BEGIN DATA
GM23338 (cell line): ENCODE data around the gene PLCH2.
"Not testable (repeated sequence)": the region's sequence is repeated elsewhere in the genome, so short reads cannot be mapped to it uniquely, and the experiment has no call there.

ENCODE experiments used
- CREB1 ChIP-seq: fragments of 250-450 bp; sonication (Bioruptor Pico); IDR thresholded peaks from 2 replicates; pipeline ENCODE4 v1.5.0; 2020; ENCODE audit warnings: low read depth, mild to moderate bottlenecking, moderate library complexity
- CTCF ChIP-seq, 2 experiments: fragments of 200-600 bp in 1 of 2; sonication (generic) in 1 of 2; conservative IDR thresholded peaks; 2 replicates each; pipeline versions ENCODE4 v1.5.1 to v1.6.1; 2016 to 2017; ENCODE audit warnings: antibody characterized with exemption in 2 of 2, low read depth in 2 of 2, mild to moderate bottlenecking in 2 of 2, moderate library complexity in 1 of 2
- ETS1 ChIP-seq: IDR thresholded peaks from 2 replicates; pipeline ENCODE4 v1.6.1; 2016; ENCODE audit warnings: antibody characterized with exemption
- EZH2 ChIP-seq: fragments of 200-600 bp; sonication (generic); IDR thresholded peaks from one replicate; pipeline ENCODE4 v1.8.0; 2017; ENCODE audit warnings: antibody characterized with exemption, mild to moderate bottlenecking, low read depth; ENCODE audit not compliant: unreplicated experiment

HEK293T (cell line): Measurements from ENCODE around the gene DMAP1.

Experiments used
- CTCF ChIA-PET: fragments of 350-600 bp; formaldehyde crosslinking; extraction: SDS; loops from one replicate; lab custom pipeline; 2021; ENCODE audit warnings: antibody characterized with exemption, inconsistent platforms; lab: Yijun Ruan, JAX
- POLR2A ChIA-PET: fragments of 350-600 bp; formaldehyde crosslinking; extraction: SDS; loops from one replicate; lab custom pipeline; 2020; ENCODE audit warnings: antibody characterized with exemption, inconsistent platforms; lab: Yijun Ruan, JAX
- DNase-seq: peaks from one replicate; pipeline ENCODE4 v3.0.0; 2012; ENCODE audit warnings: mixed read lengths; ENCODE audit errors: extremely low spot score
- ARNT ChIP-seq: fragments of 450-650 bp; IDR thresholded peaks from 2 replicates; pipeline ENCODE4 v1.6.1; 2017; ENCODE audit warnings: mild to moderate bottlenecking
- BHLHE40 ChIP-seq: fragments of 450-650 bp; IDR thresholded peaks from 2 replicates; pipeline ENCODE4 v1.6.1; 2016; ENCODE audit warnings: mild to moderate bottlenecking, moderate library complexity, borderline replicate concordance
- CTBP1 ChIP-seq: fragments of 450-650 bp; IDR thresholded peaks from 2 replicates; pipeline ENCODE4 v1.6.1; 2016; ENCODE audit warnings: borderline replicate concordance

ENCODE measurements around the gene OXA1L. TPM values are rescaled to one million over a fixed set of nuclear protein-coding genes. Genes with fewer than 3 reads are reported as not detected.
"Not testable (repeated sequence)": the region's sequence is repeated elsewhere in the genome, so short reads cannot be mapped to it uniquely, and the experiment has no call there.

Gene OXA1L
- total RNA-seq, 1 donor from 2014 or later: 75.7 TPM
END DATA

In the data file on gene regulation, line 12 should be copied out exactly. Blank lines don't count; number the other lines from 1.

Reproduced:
- DNase-seq: peaks from one replicate; pipeline ENCODE4 v3.0.0; 2012; ENCODE audit warnings: mixed read lengths; ENCODE audit errors: extremely low spot score